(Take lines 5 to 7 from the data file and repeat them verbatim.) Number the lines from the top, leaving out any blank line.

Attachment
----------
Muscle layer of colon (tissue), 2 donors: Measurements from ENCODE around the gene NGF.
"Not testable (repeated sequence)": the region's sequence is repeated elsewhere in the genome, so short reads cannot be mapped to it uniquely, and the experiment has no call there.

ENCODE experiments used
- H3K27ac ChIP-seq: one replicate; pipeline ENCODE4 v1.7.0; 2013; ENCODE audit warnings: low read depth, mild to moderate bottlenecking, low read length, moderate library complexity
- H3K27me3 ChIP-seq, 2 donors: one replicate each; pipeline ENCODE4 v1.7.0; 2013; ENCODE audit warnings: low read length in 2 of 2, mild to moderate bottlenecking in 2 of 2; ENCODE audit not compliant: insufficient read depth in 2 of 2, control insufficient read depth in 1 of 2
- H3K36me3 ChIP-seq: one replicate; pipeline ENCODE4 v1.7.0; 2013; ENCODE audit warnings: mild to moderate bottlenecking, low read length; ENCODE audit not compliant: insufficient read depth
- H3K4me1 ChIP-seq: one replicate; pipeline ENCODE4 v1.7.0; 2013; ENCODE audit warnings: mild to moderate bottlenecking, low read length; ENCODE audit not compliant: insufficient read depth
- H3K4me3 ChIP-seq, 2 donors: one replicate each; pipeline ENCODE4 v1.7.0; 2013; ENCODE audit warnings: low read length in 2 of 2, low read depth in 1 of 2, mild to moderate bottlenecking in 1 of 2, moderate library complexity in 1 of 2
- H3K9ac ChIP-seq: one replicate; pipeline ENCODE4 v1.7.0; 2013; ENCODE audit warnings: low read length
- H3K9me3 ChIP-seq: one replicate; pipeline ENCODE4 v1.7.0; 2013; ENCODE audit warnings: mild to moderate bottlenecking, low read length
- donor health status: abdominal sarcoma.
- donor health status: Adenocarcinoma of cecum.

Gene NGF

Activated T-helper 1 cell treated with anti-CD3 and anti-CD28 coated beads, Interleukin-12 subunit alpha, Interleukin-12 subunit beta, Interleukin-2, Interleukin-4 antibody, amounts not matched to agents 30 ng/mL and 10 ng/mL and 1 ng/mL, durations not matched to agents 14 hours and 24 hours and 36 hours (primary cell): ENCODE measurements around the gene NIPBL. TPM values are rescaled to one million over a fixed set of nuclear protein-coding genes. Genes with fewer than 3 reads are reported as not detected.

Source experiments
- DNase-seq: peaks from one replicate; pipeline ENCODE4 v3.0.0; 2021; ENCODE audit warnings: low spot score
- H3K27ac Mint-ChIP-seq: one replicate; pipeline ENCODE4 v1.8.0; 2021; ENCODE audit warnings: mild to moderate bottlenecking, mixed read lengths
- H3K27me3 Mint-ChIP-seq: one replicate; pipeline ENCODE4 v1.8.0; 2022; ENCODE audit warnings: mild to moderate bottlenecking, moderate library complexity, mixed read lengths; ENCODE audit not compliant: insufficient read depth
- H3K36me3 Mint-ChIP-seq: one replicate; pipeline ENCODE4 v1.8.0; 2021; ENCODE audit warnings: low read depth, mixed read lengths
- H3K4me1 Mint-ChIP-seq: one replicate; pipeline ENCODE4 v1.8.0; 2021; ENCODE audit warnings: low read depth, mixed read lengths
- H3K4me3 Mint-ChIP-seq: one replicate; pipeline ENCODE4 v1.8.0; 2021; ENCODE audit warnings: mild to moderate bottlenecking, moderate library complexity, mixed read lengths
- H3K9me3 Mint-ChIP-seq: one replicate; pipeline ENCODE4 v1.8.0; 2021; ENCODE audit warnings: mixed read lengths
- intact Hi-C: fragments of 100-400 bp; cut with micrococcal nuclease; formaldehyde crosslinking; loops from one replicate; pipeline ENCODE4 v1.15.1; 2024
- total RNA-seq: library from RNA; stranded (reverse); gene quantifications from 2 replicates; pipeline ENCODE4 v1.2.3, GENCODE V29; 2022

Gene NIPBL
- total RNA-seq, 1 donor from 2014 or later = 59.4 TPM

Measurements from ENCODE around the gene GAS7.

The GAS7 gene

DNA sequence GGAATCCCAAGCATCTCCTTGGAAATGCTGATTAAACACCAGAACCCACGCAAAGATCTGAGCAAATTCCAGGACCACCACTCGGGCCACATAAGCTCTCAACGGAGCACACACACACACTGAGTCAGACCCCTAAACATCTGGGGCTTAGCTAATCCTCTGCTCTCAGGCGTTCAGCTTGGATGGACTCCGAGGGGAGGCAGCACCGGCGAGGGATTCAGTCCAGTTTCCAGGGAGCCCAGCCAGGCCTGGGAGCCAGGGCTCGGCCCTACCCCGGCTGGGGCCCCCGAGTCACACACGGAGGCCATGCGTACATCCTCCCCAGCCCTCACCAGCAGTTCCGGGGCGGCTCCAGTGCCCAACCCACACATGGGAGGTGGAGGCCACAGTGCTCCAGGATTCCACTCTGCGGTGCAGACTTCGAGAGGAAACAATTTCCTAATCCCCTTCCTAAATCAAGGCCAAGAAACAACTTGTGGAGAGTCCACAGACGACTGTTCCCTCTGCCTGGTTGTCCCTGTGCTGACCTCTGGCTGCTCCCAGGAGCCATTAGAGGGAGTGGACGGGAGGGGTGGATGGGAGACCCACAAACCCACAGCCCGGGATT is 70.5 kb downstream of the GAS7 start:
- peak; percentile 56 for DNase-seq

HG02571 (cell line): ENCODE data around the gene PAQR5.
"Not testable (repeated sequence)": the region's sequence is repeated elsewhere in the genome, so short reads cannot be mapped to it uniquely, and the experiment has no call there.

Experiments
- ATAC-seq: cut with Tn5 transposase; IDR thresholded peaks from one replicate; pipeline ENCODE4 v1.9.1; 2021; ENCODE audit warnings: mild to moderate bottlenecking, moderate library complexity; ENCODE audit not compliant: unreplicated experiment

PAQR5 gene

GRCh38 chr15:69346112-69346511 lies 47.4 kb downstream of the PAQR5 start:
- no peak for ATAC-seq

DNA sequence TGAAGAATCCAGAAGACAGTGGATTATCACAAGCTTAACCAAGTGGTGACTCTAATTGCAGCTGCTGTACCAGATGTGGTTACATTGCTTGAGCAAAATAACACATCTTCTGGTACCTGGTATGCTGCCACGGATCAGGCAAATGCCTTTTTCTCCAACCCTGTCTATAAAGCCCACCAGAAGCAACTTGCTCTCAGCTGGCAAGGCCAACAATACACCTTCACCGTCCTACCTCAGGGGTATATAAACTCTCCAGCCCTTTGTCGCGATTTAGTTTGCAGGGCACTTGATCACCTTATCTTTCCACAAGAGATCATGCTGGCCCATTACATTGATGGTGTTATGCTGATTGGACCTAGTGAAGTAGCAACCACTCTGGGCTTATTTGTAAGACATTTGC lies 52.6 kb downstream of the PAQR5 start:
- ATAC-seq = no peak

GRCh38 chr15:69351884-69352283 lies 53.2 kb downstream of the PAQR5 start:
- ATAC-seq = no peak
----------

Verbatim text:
- H3K27me3 ChIP-seq, 2 donors: one replicate each; pipeline ENCODE4 v1.7.0; 2013; ENCODE audit warnings: low read length in 2 of 2, mild to moderate bottlenecking in 2 of 2; ENCODE audit not compliant: insufficient read depth in 2 of 2, control insufficient read depth in 1 of 2
- H3K36me3 ChIP-seq: one replicate; pipeline ENCODE4 v1.7.0; 2013; ENCODE audit warnings: mild to moderate bottlenecking, low read length; ENCODE audit not compliant: insufficient read depth
- H3K4me1 ChIP-seq: one replicate; pipeline ENCODE4 v1.7.0; 2013; ENCODE audit warnings: mild to moderate bottlenecking, low read length; ENCODE audit not compliant: insufficient read depth